Smoke exposure at prescribed burns
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Smoke exposure at prescribed burns a study on the effects of smoke exposure on firefighters at prescribed burns. by

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Published by Forest Service, Dept. of Agriculture, Forest Service Fire and Environmental Research Applications Group, Pacific Northwest Research Station in [Portland, Or.?] .
Written in English

Subjects:

  • Prescribed burning -- Washington (State),
  • Prescribed burning -- Oregon.,
  • Fire fighters -- Washington (State),
  • Fire fighters -- Oregon.,
  • Forest reserves -- Washington (State),
  • Forest reserves -- Oregon -- Recreational use.

Book details:

Edition Notes

Shipping list no.: 95-0147-P.

ContributionsPacific Northwest Research Station (Portland, Or.). Forest Service Fire and Environmental Research Applications Group.
The Physical Object
Pagination1 folded sheet (8 p.) :
ID Numbers
Open LibraryOL17683168M

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A study of smoke exposure at prescribed fires was done by the USDA Forest Service, Pacific Northwest Research Station and Radian Corporation between and This study was done to assess exposure to smoke among firefighters at prescribed fires in the Pacific Northwest. The study compared the relative smoke exposure potential of each job task at a prescribed . Description Smoke exposure measurements among firefighters during prescribed burns in the Pacific Northwest between and showed that a small but significant percentage of workers experienced exposure to carbon monoxide and respiratory irritant that exceeded occupational exposure limits. Exposure to bushfire smoke during prescribed burns and wildfires: Firefighters’ exposure risks and options Classify & Cross-ref. Smoke exposure measurements among firefighters during prescribed burns in the Pacific Northwest between and showed that a small but significant percentage of workers experienced exposure.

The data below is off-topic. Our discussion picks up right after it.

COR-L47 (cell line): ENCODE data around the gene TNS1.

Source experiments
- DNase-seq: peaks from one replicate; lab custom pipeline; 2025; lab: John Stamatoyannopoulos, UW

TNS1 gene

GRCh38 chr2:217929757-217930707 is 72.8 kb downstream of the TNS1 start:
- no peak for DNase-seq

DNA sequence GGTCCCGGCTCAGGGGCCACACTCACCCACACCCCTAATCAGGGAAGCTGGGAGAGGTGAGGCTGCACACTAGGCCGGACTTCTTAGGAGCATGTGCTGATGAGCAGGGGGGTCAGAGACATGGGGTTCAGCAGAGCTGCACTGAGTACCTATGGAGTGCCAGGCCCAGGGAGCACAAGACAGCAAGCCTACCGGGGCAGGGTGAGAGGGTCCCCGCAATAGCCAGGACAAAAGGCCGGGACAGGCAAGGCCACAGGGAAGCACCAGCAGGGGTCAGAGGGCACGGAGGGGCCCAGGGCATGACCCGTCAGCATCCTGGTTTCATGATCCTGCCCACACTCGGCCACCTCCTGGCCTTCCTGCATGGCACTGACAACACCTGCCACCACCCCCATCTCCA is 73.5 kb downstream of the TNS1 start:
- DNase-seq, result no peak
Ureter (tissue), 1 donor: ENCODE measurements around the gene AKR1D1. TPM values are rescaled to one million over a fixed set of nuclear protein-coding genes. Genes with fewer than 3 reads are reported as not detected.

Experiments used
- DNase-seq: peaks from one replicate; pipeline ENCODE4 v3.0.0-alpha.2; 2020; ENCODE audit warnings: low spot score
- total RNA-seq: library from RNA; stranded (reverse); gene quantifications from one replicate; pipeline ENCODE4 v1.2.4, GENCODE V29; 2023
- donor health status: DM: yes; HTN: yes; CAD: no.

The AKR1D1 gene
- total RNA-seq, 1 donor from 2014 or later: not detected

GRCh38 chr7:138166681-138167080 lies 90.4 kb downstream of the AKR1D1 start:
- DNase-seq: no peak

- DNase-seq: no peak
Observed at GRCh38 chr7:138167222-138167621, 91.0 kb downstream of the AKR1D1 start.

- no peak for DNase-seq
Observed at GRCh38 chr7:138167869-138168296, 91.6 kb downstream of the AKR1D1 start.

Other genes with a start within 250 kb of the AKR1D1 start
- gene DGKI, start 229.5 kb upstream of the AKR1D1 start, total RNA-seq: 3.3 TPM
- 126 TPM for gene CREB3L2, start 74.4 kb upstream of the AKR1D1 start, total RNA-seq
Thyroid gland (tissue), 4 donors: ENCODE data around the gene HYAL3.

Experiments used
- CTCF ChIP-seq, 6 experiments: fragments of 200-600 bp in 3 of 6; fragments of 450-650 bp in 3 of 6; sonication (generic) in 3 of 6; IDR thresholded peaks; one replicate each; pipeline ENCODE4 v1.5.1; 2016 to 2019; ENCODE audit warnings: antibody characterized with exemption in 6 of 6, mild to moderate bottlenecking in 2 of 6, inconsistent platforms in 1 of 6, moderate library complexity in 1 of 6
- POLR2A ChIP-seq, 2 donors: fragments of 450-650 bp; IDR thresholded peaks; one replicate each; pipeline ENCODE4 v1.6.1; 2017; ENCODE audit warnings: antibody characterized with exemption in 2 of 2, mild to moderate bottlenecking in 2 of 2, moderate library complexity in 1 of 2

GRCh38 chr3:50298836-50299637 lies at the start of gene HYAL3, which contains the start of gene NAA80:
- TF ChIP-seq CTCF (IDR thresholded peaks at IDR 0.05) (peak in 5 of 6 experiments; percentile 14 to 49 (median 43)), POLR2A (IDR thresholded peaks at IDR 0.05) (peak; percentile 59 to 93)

HYSPLIT Smoke Calculation Originated from a Prescribed Burn The HYSPLIT model can be run to estimate the spatial and temporal evolution of smoke (as PM) originated from a prescribed burn. The location and the area of the burn are the only required inputs. Professor Weir covers all the basics of conducting prescribed burns and gives insight to the many aspects and possible errors that can occur. He also covers the legal ramifications and stresses safety at every turn. Shipped quickly, exactly /5(8). Smoke Exposure Among Firefighters at Prescribed Burns in the Pacific Northwest Abstract -- Smoke exposure measurements among firefighters during prescribed burns in the Pacific Northwest between and showed that a small but significant percentage of workers experienced exposure to carbon monoxide and respiratory irritants that exceeded occupational exposure . Prescribed burning can be an important land management tool in Montana. Poorly managed burns or ignorance of safety measures can lead to property damage and even injury or death. Even in well-managed burns, accidents can occur. Before, during, and after every burn, safety should be the major consideration.

EPA studies show that exposure to prescribed burn smoke can cause cancer, strokes, and a variety of serious illnesses in normal healthy people without warning. The smoke contains cancer-causing compounds that are twelve times more powerful than cigarette smoke. Smoke Management for Prescribed Burning 1 Smoke is a by-product of incomplete combustion caused by the inefficient mixing of oxygen and fuel. Ninety percent of smoke emissions from wildland fires are carbon dioxide and water vapor. (photo John Weir).File Size: 9MB. Smoke exposure measurements among firefighters during prescribed burns in the Pacific Northwest between and showed that a small but significant per- centage of workers experienced exposure to carbon monoxide and respiratory irritants that exceeded occupational exposure limits. Smoke Exposure Management on the Fire Ground: A Reference Guide makes it difficult to assess whether exposures to bushfire smoke during prescribed burning and wildfire operations could potentially impact firefighters’ health. This is the first Australian study that looked extensively at firefighters’ exposures to a range of air toxics.